Dear Sam: I have read several of your columns and was intrigued with your ability to improve a resume. I was recently informed that, after 12 years with my current company, my position would be eliminated in January. Having not updated a resume or interviewed during that time, your thoughts on how to modernize a resume are of great interest. I saw you have mentioned several times that the resumes you receive are often outdated in format. Could you share what a current resume format looks like? I want to try to get this correct the first time and get back in the workforce. – Paul
Dear Paul: Thank you for your readership; I would be happy to share more about the structure of a best practices-based resume and I am sorry to hear of your impending layoff.
First, determine what direction you are going to take your career as this plays an absolutely vital role in what direction you must take your resume. If you have not figured this out, it is time to do so, as without that key target you will not know where to aim your resume and its content.
Next, start writing down the basics. Remember that hiring managers will want to know about the last 10-15 years or so of your career, so focus on your most recent roles. Think about your jobs not only in terms of what you did every day, but most importantly, what you did that added value to the company. If you have access to past job descriptions, performance reviews, letters of recommendation, or anything else that will help jog your memory, now is the time to use those resources, preferably before you leave in January. Start talking to current and past co-workers, not only to build your job search network, but also to reach out to those that may have very valuable information on what you did that added value to your employer.
Once you have the basics drafted, carefully craft the content and design of your resume, being sure to not fall victim to the often-committed resume faux pas. Your resume should be structured as follows…
Heading: Include your name, cell phone number, and personal email address. We often omit physical addresses these days and just list the city and state of residence. Home phone numbers are increasingly rare so if you have a mobile number only list that as a preferred method of contact. Be sure your email address does not contain numbers that look like birth years nor uses what could be seen as an “older” carrier (sorry AOL and Hotmail).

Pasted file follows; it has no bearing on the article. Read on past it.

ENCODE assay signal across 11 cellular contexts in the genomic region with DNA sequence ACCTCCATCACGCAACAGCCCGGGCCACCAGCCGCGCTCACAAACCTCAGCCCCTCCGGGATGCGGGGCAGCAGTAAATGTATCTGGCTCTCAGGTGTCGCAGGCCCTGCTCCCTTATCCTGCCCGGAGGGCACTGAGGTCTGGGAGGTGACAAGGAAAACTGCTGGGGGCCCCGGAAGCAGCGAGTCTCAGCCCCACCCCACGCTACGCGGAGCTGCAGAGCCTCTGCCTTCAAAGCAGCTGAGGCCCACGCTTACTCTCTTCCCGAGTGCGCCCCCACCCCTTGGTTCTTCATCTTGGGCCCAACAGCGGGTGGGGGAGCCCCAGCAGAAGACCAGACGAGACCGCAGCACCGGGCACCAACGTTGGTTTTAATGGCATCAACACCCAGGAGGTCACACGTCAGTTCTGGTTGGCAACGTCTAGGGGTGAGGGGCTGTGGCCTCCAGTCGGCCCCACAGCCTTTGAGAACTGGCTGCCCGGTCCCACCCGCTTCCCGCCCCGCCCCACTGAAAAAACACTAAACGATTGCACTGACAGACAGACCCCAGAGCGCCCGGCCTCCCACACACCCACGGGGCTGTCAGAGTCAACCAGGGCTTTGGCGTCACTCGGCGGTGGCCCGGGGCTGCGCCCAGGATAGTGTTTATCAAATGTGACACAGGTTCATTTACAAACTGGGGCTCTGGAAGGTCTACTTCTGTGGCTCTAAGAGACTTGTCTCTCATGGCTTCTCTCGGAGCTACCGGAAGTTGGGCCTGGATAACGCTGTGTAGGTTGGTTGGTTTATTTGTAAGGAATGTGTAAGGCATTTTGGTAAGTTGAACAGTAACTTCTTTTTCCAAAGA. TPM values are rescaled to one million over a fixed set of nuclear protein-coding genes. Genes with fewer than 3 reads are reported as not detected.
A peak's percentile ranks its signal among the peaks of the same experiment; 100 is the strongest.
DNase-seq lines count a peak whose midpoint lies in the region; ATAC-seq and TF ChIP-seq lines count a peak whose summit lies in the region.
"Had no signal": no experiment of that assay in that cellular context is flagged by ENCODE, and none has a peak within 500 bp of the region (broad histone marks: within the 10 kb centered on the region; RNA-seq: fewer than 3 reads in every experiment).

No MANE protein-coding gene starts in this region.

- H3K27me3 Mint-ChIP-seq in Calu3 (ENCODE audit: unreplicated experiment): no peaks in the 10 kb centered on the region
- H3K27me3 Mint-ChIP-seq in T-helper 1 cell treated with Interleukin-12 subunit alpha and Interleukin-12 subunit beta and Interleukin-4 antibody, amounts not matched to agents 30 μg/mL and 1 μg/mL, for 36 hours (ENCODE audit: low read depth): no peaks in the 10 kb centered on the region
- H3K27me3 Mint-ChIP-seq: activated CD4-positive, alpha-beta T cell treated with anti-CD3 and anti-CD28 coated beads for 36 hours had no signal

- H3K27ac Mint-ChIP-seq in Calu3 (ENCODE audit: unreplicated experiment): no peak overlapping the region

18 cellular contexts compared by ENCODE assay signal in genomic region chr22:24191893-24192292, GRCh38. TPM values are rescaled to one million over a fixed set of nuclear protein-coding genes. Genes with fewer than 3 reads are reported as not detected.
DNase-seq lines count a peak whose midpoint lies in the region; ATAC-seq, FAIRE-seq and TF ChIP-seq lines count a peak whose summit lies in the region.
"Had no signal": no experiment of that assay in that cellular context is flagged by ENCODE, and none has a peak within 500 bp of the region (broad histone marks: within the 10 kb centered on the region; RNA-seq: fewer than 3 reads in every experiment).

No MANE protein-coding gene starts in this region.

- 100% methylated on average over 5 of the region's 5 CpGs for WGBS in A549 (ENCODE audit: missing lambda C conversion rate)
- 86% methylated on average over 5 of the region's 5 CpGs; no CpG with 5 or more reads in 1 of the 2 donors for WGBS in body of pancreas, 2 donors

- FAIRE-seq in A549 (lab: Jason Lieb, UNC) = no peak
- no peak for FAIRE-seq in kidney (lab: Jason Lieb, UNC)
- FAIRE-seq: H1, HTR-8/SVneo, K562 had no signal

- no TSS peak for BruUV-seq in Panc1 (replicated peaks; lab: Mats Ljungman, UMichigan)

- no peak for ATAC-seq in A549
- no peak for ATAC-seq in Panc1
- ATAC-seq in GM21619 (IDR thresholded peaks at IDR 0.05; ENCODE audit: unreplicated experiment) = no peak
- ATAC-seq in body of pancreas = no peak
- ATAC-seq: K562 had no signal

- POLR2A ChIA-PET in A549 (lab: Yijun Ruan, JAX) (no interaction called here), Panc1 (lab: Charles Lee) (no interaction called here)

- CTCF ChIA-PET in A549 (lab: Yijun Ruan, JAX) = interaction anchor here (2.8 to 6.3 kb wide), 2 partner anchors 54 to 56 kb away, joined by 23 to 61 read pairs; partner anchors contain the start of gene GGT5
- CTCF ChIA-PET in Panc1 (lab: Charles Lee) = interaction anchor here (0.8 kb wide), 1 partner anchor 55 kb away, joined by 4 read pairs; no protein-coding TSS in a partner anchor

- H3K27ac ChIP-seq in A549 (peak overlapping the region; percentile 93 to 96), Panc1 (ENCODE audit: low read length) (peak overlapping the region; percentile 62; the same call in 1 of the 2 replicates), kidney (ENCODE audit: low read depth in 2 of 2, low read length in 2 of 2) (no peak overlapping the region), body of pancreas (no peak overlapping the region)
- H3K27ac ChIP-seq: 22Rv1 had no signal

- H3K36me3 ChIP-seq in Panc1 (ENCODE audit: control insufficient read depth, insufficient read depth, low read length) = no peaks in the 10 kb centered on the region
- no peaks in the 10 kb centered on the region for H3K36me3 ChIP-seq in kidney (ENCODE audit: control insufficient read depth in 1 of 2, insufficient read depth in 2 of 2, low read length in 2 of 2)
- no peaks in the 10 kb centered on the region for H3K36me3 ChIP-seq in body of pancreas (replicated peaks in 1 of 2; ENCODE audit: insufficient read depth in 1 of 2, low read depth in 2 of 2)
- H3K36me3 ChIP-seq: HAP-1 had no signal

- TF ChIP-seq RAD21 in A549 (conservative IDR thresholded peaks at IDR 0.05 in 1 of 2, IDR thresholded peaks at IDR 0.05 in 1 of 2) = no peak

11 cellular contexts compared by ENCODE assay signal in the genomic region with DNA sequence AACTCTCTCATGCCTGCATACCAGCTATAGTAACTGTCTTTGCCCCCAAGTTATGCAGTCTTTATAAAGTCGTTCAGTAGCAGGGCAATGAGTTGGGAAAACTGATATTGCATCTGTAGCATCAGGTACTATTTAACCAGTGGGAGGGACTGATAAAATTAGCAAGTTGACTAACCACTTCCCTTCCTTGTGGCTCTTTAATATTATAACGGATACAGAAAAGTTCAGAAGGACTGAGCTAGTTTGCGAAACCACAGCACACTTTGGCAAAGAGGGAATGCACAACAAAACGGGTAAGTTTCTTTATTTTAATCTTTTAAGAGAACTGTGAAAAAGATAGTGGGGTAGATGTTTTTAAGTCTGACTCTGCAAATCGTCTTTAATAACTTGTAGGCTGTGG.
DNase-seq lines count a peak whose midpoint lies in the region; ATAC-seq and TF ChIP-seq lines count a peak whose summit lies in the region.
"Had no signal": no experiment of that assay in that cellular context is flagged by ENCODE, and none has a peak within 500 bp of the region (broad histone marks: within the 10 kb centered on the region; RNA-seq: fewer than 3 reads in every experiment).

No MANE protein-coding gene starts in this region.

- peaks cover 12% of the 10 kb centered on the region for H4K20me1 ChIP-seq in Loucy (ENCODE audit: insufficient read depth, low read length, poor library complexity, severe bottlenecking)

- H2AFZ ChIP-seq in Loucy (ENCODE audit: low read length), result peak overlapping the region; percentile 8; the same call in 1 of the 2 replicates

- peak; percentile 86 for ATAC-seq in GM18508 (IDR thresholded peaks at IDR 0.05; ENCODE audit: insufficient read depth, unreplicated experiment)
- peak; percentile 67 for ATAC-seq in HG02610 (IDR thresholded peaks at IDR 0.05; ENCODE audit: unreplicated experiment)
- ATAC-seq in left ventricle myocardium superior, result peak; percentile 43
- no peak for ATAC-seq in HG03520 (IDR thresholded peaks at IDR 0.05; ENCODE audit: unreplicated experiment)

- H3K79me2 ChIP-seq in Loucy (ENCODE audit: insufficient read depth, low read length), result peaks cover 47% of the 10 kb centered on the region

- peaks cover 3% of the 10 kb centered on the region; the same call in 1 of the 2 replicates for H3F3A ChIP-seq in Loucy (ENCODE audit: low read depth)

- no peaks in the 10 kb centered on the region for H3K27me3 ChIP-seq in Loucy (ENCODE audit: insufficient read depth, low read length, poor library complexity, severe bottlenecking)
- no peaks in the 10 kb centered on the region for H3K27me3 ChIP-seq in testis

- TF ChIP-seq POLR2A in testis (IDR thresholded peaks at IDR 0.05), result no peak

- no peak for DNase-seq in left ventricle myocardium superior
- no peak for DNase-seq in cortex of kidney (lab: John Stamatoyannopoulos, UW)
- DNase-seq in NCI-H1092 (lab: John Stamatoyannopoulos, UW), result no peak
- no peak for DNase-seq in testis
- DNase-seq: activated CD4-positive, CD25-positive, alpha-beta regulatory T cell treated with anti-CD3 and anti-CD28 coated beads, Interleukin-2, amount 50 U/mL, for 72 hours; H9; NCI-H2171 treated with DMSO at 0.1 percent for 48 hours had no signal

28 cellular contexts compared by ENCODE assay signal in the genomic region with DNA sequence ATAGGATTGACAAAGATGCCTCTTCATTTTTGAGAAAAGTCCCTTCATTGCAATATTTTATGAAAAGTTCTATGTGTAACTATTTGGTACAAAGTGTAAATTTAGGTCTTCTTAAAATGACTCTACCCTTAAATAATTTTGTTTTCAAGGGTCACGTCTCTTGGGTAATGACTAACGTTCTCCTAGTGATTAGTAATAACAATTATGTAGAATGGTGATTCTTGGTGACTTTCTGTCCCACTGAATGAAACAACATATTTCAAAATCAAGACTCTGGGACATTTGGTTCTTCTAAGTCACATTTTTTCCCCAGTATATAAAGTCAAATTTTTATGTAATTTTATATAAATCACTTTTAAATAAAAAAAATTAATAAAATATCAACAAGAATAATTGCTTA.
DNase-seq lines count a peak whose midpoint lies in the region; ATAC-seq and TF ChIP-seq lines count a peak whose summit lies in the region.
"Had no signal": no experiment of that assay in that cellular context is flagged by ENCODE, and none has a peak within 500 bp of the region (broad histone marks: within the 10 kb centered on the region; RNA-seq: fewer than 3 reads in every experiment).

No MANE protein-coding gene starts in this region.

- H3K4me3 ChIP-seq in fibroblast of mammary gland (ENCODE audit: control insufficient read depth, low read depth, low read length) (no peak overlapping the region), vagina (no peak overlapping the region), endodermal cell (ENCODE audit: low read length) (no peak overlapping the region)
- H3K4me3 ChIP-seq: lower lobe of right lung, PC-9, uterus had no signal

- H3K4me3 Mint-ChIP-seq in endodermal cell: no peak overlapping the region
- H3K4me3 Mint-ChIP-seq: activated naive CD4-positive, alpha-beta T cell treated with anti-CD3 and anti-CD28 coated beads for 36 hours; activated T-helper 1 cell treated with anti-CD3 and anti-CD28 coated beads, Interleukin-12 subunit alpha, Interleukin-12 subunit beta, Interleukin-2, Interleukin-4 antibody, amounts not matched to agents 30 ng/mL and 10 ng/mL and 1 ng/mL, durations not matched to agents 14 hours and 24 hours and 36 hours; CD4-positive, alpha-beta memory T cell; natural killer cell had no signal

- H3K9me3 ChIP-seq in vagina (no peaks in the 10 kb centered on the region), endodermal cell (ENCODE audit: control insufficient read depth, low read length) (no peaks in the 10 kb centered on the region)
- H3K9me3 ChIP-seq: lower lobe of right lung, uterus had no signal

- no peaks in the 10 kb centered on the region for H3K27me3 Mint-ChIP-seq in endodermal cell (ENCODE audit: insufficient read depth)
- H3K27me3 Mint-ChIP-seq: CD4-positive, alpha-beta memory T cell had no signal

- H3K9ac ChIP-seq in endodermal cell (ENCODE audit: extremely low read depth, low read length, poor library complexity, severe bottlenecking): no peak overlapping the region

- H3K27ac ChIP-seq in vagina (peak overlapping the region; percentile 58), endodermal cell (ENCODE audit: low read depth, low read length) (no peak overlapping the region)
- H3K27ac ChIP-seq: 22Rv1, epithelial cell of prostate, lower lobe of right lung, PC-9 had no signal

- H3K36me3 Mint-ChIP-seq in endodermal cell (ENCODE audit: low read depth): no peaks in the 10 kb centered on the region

Qualifications Summary: Up-to-date resumes open with qualifications summaries, serving as an executive summary of the information contained throughout the remainder of the resume. As an experienced professional you should have a two-page resume, making the qualifications summary critical to the four-to-seven-second screening process. Take the time to make this summary market you well, conveying why a hiring manager cannot afford not to bring you in for an interview.
Professional Experience: When reviewing your career, remember that hiring managers are much more interested in what you have done recently, and of course what most relates to their needs. Be sure to focus on the last 10-15 years of your career, particularly if you are applying for a position that does not necessitate more experience. Structure your content with more focus paid to accomplishments versus responsibilities, realizing that many of your competitors may be coming from similar roles with identical job descriptions. Your accomplishments or key contributions are what are unique about your candidacy.
Education: Present your college degree (if you have one) and never include your high school diploma unless you are pursuing a blue-collar job. It is assumed you possess a diploma, so if you do not have a degree including a high school diploma only highlights the lack of a college education.
Value-Added Information: End your resume with any other value-added details such as affiliations, certifications, training, volunteer work, and anything else that brings credence to your professional candidacy.
Check out professional resume writing websites like mine for samples, being sure to create your own look that doesn’t look like an overused Word template available to the masses. The look of your resume says a lot about your candidacy, your attention to detail, and even your personality…when you look at and read your resume you should see and hear YOUR BRAND! All the best as you reenter the job market.